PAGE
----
The symptoms of diabetic neuropathy usually develop gradually and the sufferer only realized after significant nerve damage.
Symptoms of Diabetes Neuropathy
Based on the location of the damaged nerve, diabetic neuropathy is divided into four types, namely mononeuropathy, autonomic neuropathy, femoral neuropathy and peripheral neuropathy.
Mononeuropathies or focal neuropathy regarding certain nerves in the face, torso or legs. Although the symptoms can be painful, the condition can improve by itself within a few weeks or months. The symptoms of mononeuropathy include:
- Paralyzed on one side of the face.
- Pain in the shins, feet, pelvis, lower back, quads, chest, or abdomen.
- Pain behind the eyes, the eye is difficult to focus, or double vision.
The next type of diabetic neuropathy is autonomic neuropathy, a condition that can cause damage to the nervous system that regulates many body functions, such as gastrointestinal, urinary, genital, and the vascular system (blood vessels). Symptoms are caused, among others:
- In the digestive system: bloating, diarrhea, constipation, vomiting, or pain in the midriff.
- In the vascular system: faster heartbeat, low blood pressure, dizziness, nausea, vomiting, or view becomes dark quickly after standing (orthostatic hypotension).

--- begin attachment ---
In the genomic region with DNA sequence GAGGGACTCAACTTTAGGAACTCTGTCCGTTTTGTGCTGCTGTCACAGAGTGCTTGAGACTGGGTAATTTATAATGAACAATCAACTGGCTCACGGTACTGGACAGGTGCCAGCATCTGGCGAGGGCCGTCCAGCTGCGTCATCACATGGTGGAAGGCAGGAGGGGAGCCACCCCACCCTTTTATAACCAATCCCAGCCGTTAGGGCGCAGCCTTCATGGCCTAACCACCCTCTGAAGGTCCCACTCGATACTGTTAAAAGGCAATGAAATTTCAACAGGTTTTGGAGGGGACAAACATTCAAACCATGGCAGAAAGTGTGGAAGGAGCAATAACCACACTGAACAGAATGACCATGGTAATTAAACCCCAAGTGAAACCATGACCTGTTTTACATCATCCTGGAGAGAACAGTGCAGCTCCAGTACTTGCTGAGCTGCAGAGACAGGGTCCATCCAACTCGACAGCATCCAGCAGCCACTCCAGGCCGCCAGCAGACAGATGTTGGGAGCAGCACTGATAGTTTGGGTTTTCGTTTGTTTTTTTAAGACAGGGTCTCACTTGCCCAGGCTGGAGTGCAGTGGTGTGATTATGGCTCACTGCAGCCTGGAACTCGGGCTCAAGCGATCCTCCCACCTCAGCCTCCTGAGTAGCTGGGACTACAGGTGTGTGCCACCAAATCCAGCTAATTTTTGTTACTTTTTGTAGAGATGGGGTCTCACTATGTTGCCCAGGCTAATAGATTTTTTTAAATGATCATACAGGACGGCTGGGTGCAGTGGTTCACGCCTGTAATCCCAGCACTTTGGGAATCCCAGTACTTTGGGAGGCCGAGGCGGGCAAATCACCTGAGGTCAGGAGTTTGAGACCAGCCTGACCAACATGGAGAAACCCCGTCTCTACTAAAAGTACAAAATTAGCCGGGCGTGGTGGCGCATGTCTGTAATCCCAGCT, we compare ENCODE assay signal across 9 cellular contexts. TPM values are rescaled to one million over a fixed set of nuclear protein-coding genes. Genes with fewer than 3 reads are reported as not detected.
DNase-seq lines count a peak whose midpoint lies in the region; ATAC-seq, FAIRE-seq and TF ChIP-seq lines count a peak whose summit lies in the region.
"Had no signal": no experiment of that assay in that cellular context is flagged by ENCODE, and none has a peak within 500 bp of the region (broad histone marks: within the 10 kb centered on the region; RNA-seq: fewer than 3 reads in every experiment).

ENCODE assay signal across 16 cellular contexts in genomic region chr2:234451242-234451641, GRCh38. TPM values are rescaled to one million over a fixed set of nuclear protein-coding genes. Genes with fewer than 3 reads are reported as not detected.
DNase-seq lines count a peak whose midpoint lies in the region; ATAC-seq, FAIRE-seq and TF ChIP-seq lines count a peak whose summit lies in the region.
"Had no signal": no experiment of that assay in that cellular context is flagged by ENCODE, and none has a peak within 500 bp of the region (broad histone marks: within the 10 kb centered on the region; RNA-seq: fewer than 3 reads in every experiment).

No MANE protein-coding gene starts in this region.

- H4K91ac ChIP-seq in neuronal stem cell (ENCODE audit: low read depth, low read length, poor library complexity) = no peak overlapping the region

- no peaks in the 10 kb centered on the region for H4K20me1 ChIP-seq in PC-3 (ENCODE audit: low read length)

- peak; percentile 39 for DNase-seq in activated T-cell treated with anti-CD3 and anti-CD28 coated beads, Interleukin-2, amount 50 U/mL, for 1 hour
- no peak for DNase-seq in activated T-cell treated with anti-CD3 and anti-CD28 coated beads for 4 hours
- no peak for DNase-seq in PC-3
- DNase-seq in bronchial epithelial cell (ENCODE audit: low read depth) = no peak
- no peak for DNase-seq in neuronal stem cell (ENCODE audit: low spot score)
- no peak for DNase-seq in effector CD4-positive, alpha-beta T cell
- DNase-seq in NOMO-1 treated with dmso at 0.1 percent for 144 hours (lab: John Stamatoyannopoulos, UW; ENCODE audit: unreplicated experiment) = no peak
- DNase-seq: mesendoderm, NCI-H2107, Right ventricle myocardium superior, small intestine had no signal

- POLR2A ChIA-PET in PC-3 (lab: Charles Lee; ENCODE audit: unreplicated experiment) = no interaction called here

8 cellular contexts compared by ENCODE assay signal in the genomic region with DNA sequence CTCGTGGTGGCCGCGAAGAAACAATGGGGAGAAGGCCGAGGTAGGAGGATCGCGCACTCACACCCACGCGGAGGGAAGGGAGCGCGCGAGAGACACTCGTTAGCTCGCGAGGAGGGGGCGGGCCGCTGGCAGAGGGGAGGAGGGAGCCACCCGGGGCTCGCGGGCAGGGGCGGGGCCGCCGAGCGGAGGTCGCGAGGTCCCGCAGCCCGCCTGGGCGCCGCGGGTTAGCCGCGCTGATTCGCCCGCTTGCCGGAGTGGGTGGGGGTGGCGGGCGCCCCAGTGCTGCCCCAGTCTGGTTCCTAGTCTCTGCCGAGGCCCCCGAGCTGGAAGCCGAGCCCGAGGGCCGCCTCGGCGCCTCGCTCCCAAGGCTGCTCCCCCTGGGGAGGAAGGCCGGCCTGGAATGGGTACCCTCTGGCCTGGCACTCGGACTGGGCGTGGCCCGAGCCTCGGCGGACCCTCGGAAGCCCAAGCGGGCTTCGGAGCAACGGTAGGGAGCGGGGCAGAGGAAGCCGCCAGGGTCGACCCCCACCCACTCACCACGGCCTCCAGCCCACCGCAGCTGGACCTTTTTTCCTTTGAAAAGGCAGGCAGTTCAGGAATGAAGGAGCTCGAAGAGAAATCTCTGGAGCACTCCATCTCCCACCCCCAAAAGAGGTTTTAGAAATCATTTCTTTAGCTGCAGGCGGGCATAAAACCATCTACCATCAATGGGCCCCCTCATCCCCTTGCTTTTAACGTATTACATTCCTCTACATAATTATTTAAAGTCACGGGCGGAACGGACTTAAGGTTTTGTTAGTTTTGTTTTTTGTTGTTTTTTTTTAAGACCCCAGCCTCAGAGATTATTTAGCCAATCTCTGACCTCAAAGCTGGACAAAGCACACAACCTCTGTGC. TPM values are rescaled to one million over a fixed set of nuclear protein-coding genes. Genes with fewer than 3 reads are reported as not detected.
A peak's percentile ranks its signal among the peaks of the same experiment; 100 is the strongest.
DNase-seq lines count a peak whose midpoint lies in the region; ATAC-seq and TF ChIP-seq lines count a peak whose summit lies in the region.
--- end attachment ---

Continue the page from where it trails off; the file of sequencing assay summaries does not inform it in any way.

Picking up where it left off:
- In the genital system: erectile dysfunction, vaginal dryness, or difficult orgasm
- Urinary tract: bloating, urinary incontinence or difficulty emptying the bladder (at urination seemed not finished).
The third type of diabetic neuropathy is femoral neuropathy, or often also called diabetic amyotrophy, a condition that attacks the nerves located in the hips, buttocks, thighs, or legs. Symptoms are caused, among others:
- Hard to get up from a sitting position.
- Abdominal swelling.
- Pain in your hips, thighs, or buttocks.
The latter type of diabetic neuropathy is a peripheral neuropathy. The most common type that is causing damage to the peripheral nervous system, especially in the legs and feet. Symptoms that can appear in the form of:
- Tingling in the lower legs, or feels hot.
- Cramping or pain.
- Diminished reflexes.
- Loss of balance and coordination.
- Muscle weakness.
- The serious problem in a serious leg, such as infections, ulcers, joint and bone pain, or changes shape (deformity).
- Numbness or decreased ability to feel pain and temperature changes.